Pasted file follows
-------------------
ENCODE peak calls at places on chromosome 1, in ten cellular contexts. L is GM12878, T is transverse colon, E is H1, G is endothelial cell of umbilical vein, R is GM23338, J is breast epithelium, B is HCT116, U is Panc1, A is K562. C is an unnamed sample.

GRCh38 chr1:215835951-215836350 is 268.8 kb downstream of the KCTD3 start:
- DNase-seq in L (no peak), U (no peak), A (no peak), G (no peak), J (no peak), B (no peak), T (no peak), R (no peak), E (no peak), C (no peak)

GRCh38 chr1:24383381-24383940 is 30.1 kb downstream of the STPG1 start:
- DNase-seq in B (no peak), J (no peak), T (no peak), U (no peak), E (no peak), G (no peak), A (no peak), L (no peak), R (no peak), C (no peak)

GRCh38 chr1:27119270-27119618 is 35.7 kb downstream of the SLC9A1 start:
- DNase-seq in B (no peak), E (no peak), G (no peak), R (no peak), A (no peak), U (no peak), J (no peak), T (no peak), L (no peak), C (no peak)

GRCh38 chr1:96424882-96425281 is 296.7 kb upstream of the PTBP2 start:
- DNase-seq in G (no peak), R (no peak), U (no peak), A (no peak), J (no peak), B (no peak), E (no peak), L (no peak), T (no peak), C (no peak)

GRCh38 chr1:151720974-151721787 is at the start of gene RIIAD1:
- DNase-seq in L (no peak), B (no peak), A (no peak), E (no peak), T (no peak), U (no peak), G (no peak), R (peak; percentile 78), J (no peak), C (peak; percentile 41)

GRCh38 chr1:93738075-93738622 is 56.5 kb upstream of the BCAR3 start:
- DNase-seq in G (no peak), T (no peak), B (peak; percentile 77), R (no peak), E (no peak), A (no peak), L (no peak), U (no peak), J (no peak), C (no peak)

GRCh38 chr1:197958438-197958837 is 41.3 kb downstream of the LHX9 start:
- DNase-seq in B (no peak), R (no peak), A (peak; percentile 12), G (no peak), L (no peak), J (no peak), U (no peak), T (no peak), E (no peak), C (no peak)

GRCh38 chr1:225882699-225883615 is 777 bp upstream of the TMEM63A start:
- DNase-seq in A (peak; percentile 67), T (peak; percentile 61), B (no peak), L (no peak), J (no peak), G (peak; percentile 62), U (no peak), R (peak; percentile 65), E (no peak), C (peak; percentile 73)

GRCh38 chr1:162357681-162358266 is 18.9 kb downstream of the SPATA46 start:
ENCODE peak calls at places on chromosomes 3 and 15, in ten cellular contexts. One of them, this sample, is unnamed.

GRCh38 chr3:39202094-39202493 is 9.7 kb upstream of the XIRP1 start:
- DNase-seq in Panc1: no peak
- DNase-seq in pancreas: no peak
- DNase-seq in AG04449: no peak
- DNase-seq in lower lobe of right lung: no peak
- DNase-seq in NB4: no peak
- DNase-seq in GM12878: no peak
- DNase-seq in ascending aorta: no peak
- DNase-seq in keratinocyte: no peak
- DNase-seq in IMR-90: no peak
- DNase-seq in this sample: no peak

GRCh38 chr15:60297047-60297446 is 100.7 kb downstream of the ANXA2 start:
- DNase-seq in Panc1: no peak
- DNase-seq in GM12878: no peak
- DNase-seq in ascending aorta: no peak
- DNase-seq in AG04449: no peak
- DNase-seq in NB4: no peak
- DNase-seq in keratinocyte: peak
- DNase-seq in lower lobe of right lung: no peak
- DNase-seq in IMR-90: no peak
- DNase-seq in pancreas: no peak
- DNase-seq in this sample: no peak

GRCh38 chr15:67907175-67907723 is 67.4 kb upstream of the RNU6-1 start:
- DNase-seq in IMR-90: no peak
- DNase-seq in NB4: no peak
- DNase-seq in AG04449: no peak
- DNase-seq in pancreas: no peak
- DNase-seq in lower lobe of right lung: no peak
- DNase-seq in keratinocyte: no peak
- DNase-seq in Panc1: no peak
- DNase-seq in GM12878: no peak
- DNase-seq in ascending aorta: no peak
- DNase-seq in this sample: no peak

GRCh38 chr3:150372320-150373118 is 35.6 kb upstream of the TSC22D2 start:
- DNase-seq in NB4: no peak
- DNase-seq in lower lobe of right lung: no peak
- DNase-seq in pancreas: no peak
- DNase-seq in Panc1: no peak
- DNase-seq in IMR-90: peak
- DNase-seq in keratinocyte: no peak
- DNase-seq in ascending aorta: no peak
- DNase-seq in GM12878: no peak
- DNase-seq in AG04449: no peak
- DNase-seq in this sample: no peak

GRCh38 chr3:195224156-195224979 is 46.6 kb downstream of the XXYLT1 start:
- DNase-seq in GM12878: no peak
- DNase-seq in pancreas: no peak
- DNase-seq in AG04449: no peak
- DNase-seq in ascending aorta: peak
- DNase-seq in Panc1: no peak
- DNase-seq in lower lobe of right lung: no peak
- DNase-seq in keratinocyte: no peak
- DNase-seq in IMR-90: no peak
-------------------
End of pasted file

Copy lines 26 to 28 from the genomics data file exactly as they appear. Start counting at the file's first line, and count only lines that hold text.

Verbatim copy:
- DNase-seq in GM12878: no peak
- DNase-seq in ascending aorta: no peak
- DNase-seq in keratinocyte: no peak